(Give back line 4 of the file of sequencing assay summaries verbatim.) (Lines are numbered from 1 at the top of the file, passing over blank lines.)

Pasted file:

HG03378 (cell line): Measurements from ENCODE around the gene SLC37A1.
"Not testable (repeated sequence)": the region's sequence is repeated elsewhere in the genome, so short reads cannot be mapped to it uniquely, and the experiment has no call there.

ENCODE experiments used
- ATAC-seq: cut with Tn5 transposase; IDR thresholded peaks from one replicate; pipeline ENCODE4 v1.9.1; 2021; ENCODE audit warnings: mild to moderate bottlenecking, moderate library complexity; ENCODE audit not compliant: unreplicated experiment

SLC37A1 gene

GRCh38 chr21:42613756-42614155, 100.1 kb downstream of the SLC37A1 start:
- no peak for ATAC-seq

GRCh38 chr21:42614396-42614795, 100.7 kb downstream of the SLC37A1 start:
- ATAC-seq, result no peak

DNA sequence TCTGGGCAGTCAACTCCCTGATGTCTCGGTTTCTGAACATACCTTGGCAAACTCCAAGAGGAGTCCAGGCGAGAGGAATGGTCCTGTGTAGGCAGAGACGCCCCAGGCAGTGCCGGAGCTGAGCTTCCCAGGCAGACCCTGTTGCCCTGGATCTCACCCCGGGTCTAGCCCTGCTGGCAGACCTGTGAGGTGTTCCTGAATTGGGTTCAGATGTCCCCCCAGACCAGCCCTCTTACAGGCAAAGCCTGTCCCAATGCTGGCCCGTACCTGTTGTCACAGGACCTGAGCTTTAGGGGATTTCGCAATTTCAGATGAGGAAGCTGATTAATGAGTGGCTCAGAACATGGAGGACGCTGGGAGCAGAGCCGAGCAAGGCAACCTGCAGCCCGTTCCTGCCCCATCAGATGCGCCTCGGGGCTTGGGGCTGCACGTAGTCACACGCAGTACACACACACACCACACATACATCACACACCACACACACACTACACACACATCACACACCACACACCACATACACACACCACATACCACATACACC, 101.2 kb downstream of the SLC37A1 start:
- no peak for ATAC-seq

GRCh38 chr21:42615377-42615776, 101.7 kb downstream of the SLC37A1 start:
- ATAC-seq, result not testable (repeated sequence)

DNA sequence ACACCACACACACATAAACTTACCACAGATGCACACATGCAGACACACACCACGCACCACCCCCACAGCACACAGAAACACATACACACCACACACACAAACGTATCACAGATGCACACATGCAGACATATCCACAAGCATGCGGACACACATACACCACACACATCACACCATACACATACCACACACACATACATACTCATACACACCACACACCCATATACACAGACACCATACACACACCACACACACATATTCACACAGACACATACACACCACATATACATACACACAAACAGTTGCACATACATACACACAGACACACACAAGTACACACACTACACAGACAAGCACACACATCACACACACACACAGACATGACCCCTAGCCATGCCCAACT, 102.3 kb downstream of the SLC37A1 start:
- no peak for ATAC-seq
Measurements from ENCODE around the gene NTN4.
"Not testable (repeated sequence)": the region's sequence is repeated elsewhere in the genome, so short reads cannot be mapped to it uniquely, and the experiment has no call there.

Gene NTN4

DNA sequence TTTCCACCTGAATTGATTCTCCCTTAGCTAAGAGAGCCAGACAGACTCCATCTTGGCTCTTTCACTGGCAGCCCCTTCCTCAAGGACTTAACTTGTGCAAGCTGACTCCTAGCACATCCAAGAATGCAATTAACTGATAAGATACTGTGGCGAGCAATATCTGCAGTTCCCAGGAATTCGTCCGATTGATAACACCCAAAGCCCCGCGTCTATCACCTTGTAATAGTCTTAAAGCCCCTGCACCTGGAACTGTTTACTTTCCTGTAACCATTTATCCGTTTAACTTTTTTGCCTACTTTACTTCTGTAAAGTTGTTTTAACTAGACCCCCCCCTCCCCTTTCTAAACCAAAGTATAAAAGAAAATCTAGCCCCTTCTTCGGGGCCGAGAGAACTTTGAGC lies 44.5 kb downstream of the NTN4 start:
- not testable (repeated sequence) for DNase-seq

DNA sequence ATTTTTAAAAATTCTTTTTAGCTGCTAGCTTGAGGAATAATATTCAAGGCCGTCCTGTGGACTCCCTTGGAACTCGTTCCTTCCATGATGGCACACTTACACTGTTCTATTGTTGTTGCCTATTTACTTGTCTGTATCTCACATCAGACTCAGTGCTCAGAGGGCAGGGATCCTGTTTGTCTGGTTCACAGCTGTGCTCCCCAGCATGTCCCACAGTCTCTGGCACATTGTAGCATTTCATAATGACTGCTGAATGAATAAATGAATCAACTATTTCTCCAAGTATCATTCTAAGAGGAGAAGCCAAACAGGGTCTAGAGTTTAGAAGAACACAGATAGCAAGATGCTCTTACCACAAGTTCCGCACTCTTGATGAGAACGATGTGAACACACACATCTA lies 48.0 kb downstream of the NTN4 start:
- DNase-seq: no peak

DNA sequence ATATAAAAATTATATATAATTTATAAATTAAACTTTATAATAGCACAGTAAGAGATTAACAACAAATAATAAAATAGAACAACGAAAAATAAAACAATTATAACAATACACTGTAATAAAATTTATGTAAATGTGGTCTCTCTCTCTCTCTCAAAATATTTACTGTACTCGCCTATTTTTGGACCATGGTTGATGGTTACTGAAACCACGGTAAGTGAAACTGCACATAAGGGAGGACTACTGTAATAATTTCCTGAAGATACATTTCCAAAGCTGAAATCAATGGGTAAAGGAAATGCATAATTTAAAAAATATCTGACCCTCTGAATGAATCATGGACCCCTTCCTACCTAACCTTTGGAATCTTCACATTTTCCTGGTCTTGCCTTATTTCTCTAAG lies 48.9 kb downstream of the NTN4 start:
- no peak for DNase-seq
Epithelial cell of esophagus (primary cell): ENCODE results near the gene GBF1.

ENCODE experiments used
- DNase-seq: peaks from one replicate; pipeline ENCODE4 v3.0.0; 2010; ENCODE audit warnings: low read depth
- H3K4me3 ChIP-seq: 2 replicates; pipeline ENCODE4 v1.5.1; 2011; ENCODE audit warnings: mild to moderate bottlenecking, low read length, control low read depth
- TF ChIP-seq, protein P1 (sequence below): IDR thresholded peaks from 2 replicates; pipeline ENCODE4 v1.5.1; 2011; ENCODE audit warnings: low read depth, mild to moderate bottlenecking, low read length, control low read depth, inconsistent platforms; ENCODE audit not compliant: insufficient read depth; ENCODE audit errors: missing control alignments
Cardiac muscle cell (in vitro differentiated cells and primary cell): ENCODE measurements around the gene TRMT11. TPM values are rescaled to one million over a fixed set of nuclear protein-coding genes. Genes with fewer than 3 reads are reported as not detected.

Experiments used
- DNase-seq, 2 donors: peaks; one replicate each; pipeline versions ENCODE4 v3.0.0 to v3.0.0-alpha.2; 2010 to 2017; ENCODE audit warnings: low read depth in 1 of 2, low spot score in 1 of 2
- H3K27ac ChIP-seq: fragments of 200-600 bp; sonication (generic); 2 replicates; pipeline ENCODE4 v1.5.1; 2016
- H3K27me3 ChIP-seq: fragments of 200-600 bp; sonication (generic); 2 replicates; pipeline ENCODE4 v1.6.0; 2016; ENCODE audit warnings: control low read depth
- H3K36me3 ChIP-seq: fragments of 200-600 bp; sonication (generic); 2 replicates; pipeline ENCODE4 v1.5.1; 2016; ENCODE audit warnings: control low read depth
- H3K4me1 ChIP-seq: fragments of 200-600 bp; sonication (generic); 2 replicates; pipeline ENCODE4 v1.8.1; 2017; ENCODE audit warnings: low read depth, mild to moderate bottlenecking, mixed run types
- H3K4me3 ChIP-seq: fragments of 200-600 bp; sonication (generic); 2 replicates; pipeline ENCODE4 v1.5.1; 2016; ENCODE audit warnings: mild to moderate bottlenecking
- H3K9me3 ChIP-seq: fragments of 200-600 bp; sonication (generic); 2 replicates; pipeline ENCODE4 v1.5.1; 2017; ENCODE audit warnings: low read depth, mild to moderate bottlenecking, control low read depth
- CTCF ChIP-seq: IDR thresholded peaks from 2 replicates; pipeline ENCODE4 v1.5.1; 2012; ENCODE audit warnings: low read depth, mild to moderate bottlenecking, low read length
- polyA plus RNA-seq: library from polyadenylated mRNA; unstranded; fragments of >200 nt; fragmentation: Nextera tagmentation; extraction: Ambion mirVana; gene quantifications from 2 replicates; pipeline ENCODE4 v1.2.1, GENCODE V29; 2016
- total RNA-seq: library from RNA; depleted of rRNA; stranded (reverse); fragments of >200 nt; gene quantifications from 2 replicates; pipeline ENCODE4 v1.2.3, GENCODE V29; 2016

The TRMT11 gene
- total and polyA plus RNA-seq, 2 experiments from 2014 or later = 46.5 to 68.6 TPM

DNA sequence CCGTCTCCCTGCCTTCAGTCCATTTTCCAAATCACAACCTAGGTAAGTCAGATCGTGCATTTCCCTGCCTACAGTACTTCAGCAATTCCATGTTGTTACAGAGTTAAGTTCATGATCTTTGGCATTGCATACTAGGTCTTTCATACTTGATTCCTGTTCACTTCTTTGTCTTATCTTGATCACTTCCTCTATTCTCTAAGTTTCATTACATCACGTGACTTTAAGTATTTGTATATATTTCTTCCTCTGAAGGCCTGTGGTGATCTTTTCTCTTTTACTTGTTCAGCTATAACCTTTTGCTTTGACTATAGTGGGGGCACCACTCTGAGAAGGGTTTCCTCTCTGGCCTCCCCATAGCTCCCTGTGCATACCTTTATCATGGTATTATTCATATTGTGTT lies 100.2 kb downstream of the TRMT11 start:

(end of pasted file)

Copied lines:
- ATAC-seq: cut with Tn5 transposase; IDR thresholded peaks from one replicate; pipeline ENCODE4 v1.9.1; 2021; ENCODE audit warnings: mild to moderate bottlenecking, moderate library complexity; ENCODE audit not compliant: unreplicated experiment